After weeks of looking for a new hire, you finally identify a great candidate. You make them an offer and they accept it! Great! Then when it comes time for them to start, you get a note saying they are not going to join. This is a familiar story for many managers. They will then usually blame the candidate and their unprofessionalism, but the truth is, a lot of the time, it’s the fault of the manager or the recruiting team. Why? Because very few hiring managers, HR professionals and businesses in general focus on candidate engagement and experience once an offer has been accepted. It is quite common that a new hire does not hear from an organisation once accepting an offer, and a lot can change while someone is serving their notice period. The organisations and teams that do not have this problem, focus on keeping a candidate engaged during their notice period.
Keep in touch
Research shows that 66% of candidates want to hear more regularly from the company they are joining. It is never too early to start building a positive relationship with your new hire. After all, if they are a great candidate, they likely have other companies that would also like to hire them, so its important that they feel positive about joining the team. Any lingering doubts could be amplified if another company makes a last-ditch attempt to win them over. Regular contact keeps a candidate engaged, and less likely to drop out before they start. After all, lets assume a candidate did 3 interviews with your team. If they have a 3-month notice period, how engaged are they going to be two months later based on 3 one-hour interactions a couple of months ago?
How did the resignation go?
If you are hiring someone who is great, its likely their existing employer thinks this as well. So, it is vital to keep in contact with them as they go through the resignation process with their current firm. A good employee is almost always counter offered. So, if their current firm is going to match the pay and opportunity you are offering, they are going to have second thoughts. Unless of course they absolutely hate their manager. It is important to stay close to them to ensure they feel that moving to your organisation is the right thing to do, and better for them over the long term. Likewise, you may need to increase your offer, but you would not know this unless you are in regular contact with the candidate.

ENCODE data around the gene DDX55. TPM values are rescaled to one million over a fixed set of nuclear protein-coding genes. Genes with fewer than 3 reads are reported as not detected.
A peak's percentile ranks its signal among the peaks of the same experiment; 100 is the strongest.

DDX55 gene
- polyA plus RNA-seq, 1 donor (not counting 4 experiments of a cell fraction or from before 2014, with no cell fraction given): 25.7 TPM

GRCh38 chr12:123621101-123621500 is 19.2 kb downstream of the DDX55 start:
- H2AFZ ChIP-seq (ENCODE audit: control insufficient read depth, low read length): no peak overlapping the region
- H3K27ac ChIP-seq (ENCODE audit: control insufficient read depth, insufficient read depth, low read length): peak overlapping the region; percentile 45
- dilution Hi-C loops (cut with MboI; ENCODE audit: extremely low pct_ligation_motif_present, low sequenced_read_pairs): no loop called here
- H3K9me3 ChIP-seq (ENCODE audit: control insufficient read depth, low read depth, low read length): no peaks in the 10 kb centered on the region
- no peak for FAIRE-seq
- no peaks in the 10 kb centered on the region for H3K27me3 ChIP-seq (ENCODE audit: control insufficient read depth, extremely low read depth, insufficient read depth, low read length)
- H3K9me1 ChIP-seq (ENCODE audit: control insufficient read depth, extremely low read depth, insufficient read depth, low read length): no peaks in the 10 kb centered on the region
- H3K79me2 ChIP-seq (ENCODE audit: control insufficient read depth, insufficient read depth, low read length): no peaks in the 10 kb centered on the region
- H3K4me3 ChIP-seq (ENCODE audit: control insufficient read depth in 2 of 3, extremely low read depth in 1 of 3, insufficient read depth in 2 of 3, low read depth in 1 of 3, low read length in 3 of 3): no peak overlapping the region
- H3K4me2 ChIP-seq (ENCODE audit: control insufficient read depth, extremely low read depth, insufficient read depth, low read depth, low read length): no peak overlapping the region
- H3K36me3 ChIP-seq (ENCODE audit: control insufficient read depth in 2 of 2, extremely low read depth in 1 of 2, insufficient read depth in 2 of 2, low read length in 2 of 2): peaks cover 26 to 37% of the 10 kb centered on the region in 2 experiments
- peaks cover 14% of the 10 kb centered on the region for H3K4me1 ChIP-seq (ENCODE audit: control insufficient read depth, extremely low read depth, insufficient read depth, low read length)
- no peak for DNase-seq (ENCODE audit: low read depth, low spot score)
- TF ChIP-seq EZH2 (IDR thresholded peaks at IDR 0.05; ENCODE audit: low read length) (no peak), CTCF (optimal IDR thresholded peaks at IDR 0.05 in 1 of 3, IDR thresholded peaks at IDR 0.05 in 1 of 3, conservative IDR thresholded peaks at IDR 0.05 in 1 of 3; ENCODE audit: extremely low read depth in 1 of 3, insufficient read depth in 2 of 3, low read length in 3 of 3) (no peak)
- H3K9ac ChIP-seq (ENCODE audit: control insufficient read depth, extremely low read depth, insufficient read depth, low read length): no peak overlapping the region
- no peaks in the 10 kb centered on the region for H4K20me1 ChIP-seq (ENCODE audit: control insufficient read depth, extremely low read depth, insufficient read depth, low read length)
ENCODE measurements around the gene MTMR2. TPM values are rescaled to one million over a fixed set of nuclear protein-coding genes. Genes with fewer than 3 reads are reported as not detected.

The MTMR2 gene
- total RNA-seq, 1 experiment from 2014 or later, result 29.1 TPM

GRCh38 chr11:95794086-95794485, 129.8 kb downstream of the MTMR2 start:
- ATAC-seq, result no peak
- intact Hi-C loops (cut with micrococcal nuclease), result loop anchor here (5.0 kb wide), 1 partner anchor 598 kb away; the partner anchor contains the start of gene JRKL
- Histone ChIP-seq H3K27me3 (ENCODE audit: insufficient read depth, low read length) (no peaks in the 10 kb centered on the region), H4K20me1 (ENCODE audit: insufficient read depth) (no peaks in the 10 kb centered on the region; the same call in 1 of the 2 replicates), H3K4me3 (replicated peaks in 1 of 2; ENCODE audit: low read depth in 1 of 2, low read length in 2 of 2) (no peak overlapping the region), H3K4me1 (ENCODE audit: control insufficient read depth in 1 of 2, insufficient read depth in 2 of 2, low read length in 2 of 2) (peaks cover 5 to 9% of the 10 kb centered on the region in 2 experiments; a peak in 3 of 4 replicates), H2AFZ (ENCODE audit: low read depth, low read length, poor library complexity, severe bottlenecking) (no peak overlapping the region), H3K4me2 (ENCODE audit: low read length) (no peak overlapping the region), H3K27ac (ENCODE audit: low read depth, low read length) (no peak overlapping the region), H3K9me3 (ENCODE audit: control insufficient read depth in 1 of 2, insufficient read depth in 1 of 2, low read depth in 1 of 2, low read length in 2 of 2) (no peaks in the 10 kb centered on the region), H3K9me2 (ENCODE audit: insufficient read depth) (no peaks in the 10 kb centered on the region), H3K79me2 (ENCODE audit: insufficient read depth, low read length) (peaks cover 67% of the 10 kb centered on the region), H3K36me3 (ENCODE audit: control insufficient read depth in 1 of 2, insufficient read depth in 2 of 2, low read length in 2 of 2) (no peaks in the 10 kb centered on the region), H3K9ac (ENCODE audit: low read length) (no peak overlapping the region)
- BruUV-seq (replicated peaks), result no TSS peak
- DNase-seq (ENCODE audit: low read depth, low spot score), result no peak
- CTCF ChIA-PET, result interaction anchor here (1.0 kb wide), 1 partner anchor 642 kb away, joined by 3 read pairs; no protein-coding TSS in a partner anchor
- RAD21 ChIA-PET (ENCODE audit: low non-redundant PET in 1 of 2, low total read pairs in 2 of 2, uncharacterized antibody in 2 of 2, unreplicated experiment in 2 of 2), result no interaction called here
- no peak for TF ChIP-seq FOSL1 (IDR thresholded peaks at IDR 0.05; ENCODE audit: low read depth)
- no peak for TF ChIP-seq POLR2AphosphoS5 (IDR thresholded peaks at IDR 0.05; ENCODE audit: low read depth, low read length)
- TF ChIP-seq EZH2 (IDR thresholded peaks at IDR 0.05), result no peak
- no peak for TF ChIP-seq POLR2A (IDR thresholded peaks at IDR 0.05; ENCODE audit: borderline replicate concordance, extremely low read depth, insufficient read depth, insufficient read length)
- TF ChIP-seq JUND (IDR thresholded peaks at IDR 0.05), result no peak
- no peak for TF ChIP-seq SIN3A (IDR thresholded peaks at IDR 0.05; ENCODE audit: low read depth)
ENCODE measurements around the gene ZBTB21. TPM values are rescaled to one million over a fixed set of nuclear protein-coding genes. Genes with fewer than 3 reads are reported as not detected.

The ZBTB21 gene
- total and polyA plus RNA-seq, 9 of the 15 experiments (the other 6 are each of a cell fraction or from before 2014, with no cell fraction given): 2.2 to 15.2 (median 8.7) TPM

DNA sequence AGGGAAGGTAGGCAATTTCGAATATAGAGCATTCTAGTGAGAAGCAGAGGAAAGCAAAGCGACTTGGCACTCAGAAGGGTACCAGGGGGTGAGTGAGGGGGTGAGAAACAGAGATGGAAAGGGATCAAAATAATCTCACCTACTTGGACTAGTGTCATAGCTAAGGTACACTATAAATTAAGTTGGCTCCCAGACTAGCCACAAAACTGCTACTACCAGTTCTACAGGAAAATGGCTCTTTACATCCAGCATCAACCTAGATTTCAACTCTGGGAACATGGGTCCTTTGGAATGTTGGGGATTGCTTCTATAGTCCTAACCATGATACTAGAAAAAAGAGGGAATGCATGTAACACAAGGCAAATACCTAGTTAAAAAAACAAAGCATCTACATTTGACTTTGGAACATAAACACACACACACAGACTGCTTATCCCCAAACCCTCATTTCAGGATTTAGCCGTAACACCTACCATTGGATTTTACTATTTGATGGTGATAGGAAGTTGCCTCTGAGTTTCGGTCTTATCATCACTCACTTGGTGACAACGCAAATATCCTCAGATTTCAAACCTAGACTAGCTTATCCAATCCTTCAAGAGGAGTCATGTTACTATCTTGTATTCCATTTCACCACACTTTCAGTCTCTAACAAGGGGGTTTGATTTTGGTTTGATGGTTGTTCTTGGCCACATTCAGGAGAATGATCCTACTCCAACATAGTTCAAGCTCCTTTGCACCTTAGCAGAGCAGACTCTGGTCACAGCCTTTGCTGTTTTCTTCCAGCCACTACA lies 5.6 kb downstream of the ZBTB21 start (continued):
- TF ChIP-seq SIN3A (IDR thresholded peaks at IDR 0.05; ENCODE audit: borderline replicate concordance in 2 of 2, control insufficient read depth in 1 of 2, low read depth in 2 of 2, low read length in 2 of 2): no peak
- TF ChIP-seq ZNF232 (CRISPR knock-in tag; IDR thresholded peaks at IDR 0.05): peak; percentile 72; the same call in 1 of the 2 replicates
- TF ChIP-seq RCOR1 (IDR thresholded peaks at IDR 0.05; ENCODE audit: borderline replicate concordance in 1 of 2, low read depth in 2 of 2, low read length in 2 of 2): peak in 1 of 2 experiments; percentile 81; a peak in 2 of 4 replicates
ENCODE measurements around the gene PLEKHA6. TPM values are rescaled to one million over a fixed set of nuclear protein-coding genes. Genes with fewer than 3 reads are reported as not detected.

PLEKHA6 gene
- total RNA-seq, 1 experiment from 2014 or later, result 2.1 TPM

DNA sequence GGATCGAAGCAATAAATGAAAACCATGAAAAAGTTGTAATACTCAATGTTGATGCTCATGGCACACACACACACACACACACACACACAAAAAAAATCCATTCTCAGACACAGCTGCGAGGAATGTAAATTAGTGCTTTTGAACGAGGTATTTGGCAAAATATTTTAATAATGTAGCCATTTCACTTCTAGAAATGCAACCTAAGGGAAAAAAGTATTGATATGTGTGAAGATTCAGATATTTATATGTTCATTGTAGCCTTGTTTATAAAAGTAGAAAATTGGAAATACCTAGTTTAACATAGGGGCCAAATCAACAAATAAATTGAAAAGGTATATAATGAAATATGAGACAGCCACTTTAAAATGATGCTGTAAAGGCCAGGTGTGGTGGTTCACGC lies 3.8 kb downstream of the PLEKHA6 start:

Integrate them into the team
It is also a great idea to introduce the candidate to the team, while they are serving their notice period. You should arrange for some sort of get together, so that the candidate feels like they are part of the team even before they begin. By connecting with the team for some drinks after work, or for a team lunch, they already begin to establish relationships and rapport with their new colleagues. This will increase their level of comfort and reinforce that joining the team is the right decision and help ensure any last-minute counter offers or offers from other organisations is turned down.
Keep them up to date
Finally, the hiring manager should ensure that they are in regular contact with the new hire and keeping them up to date with the work to be done when they join. By walking the hire through challenges to be overcome, projects the team are currently working on, key objectives to help the team succeed, the employee will already feel like they are part of the team. They should also share any company news or announcements and explain what this means.
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